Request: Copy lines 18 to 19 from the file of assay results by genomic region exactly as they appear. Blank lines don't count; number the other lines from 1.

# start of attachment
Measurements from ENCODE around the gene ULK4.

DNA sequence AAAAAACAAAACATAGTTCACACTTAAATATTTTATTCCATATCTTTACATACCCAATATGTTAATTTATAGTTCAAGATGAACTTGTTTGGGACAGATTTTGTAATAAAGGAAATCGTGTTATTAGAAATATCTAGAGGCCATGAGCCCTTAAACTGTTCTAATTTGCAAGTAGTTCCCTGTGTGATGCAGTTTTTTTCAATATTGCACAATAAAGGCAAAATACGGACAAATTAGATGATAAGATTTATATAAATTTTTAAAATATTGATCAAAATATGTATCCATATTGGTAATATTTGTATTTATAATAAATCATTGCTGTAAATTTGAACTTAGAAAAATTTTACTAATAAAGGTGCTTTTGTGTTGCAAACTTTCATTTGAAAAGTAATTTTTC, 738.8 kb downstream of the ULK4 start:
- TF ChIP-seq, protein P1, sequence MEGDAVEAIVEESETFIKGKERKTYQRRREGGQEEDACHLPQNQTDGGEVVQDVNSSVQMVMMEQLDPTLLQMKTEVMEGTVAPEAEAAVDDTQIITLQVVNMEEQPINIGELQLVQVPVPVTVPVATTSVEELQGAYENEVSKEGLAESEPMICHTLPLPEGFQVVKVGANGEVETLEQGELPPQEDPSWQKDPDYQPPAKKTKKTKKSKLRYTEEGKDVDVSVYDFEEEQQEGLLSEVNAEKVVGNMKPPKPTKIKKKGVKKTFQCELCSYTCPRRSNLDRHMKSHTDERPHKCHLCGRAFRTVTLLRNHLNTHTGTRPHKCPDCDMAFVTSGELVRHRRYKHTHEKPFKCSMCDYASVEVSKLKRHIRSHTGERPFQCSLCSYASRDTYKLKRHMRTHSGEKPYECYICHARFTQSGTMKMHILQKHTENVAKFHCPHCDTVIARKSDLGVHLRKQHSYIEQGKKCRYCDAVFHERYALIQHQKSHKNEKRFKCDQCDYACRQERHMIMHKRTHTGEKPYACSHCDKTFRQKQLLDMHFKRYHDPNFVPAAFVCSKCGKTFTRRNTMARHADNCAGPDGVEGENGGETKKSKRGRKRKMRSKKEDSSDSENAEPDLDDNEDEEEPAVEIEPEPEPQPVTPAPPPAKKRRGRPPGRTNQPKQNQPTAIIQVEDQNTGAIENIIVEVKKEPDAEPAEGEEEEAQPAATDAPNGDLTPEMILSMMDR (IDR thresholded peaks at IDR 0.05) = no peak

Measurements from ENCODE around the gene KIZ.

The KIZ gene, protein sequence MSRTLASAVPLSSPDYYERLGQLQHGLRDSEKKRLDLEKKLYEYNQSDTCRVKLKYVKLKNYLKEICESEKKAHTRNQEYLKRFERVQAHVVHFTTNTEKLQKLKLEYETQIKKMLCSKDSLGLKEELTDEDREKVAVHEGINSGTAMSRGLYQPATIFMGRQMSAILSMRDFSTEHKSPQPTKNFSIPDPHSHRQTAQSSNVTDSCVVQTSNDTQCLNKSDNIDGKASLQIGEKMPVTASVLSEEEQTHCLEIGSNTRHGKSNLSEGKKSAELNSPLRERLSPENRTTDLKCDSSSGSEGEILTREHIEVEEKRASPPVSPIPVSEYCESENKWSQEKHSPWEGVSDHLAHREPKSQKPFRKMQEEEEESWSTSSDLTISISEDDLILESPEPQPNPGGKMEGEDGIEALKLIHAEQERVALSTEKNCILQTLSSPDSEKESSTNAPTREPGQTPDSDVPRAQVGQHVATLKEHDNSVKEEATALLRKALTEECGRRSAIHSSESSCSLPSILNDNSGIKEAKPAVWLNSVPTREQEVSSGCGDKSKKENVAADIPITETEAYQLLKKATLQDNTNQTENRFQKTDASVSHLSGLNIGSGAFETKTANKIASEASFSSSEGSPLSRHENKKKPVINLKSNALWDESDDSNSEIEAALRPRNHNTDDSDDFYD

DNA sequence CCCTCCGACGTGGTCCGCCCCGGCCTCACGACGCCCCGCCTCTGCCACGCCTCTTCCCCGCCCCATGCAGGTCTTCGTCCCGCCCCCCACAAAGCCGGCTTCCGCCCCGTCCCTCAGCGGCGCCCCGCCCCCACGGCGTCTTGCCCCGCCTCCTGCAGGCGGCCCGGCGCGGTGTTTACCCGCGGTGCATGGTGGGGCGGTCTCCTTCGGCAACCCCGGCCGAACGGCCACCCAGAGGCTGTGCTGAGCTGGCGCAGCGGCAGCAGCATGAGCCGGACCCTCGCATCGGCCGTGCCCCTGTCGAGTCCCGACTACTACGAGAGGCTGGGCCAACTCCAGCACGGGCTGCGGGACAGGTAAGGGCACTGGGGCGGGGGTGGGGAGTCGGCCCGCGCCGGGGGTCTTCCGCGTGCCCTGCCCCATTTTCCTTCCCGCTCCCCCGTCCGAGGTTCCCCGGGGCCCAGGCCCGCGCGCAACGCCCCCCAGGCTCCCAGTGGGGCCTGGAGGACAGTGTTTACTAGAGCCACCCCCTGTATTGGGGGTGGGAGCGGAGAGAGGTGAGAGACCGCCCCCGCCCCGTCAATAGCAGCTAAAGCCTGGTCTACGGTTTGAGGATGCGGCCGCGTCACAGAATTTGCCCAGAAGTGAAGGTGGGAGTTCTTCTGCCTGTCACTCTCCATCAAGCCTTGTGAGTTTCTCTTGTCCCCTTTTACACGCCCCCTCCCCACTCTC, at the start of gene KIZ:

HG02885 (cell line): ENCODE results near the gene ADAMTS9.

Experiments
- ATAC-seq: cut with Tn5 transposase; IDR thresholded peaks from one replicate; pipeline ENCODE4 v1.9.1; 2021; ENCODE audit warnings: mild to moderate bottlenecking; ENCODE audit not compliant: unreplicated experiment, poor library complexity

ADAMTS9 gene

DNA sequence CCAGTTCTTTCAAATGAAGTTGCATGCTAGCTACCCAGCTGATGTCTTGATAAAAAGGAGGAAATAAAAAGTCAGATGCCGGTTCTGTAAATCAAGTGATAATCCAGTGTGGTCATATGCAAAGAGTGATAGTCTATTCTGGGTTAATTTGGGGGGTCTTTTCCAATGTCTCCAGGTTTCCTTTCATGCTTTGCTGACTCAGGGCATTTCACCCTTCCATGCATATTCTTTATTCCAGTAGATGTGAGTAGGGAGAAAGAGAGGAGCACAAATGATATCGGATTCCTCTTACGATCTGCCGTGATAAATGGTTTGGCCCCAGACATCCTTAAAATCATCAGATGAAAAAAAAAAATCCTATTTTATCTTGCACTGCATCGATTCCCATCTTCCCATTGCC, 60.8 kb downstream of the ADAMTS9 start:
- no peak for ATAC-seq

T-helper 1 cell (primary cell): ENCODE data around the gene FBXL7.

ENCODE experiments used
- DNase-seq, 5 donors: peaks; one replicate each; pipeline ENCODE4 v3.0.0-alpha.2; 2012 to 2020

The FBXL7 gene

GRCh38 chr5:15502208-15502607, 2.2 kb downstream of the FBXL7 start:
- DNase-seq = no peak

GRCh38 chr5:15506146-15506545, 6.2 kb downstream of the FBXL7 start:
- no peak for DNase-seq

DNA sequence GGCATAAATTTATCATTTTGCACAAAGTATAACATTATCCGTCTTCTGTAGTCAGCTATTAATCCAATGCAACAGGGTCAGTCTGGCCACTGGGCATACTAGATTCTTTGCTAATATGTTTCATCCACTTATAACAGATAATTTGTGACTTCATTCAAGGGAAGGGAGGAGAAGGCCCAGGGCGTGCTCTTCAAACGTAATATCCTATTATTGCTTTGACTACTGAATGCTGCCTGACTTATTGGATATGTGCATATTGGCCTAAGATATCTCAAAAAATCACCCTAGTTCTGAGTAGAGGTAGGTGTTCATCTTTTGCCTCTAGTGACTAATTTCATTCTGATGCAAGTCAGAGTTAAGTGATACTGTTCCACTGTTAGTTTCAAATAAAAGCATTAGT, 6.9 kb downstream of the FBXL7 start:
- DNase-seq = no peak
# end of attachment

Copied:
- DNase-seq = no peak

GRCh38 chr5:15506146-15506545, 6.2 kb downstream of the FBXL7 start: